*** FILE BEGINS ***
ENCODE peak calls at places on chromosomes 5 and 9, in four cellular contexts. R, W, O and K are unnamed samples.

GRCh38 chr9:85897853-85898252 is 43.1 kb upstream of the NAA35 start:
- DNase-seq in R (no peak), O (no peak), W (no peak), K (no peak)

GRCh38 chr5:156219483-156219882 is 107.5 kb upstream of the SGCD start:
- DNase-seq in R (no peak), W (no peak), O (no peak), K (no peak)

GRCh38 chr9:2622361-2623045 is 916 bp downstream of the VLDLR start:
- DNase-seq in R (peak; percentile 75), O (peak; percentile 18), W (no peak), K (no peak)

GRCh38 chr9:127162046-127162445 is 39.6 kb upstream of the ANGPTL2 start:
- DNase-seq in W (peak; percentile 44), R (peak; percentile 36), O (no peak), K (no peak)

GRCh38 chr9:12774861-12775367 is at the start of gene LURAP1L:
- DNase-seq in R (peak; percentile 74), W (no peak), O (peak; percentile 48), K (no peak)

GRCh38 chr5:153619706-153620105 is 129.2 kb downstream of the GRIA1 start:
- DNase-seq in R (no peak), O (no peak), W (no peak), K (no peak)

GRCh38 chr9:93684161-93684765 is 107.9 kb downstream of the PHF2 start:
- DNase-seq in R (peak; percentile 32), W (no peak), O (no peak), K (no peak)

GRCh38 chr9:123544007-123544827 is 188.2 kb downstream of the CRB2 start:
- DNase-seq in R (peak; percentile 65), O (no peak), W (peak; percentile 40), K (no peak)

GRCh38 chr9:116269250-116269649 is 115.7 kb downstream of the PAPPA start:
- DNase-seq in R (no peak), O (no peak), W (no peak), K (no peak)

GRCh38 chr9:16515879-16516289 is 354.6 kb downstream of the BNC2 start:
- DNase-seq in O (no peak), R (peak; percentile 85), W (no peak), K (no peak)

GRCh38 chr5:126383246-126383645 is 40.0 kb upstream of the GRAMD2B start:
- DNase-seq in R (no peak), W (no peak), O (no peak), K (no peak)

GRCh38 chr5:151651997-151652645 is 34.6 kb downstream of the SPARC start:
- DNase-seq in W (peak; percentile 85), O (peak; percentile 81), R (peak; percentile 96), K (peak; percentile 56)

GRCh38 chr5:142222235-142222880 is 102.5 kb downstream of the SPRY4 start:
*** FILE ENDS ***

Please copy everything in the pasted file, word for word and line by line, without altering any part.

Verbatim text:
ENCODE peak calls at places on chromosomes 5 and 9, in four cellular contexts. R, W, O and K are unnamed samples.

GRCh38 chr9:85897853-85898252 is 43.1 kb upstream of the NAA35 start:
- DNase-seq in R (no peak), O (no peak), W (no peak), K (no peak)

GRCh38 chr5:156219483-156219882 is 107.5 kb upstream of the SGCD start:
- DNase-seq in R (no peak), W (no peak), O (no peak), K (no peak)

GRCh38 chr9:2622361-2623045 is 916 bp downstream of the VLDLR start:
- DNase-seq in R (peak; percentile 75), O (peak; percentile 18), W (no peak), K (no peak)

GRCh38 chr9:127162046-127162445 is 39.6 kb upstream of the ANGPTL2 start:
- DNase-seq in W (peak; percentile 44), R (peak; percentile 36), O (no peak), K (no peak)

GRCh38 chr9:12774861-12775367 is at the start of gene LURAP1L:
- DNase-seq in R (peak; percentile 74), W (no peak), O (peak; percentile 48), K (no peak)

GRCh38 chr5:153619706-153620105 is 129.2 kb downstream of the GRIA1 start:
- DNase-seq in R (no peak), O (no peak), W (no peak), K (no peak)

GRCh38 chr9:93684161-93684765 is 107.9 kb downstream of the PHF2 start:
- DNase-seq in R (peak; percentile 32), W (no peak), O (no peak), K (no peak)

GRCh38 chr9:123544007-123544827 is 188.2 kb downstream of the CRB2 start:
- DNase-seq in R (peak; percentile 65), O (no peak), W (peak; percentile 40), K (no peak)

GRCh38 chr9:116269250-116269649 is 115.7 kb downstream of the PAPPA start:
- DNase-seq in R (no peak), O (no peak), W (no peak), K (no peak)

GRCh38 chr9:16515879-16516289 is 354.6 kb downstream of the BNC2 start:
- DNase-seq in O (no peak), R (peak; percentile 85), W (no peak), K (no peak)

GRCh38 chr5:126383246-126383645 is 40.0 kb upstream of the GRAMD2B start:
- DNase-seq in R (no peak), W (no peak), O (no peak), K (no peak)

GRCh38 chr5:151651997-151652645 is 34.6 kb downstream of the SPARC start:
- DNase-seq in W (peak; percentile 85), O (peak; percentile 81), R (peak; percentile 96), K (peak; percentile 56)

GRCh38 chr5:142222235-142222880 is 102.5 kb downstream of the SPRY4 start: